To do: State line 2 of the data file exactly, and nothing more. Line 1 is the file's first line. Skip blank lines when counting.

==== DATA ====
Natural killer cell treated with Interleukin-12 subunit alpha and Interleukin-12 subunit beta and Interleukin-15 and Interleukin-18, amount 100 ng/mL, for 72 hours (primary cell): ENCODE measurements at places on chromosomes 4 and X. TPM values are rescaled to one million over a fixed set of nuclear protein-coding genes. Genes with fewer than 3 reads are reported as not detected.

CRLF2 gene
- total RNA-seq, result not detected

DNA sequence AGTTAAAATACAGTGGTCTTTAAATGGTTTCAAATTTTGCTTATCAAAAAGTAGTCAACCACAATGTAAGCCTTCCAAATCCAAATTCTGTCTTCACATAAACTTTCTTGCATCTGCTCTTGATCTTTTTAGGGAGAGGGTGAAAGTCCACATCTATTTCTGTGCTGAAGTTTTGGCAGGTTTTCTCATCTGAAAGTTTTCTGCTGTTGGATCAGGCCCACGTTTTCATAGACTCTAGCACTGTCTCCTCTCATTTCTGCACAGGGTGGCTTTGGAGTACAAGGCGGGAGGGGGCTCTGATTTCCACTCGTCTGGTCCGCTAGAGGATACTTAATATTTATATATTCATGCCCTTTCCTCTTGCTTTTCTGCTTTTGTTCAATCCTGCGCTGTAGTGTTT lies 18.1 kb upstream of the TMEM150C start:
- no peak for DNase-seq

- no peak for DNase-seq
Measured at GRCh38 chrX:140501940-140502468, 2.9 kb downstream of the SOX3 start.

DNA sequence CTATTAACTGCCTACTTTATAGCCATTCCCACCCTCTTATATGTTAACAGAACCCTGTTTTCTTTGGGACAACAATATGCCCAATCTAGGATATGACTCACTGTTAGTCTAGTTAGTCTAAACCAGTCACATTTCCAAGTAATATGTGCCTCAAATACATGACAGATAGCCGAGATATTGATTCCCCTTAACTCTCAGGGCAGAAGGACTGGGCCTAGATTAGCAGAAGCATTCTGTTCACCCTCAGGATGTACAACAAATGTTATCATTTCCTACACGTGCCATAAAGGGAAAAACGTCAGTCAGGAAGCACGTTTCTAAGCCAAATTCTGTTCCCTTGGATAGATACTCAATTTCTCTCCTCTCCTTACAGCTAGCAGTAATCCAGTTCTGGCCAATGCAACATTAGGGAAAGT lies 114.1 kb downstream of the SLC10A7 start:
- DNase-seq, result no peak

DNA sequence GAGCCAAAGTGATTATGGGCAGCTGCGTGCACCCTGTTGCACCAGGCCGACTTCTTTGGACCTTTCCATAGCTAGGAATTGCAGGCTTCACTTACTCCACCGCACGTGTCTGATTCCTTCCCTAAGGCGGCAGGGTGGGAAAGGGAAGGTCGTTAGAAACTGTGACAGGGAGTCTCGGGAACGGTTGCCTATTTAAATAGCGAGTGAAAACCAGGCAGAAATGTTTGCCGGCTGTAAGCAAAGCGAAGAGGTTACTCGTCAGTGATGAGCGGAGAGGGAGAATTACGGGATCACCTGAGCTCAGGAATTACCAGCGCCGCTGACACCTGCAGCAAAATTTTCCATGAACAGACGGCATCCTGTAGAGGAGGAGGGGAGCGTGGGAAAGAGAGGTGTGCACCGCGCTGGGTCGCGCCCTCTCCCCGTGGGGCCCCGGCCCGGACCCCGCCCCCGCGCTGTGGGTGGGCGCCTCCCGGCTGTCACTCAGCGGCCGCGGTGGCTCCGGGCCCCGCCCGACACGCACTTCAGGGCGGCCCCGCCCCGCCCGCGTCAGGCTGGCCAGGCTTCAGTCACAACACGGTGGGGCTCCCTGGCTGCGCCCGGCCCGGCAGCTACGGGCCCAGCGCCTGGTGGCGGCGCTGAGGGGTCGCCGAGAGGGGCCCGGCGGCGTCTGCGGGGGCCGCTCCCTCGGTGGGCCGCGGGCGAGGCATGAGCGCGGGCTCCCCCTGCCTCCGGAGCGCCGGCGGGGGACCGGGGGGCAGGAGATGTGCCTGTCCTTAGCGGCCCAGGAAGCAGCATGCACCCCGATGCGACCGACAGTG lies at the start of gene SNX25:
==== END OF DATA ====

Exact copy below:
CRLF2 gene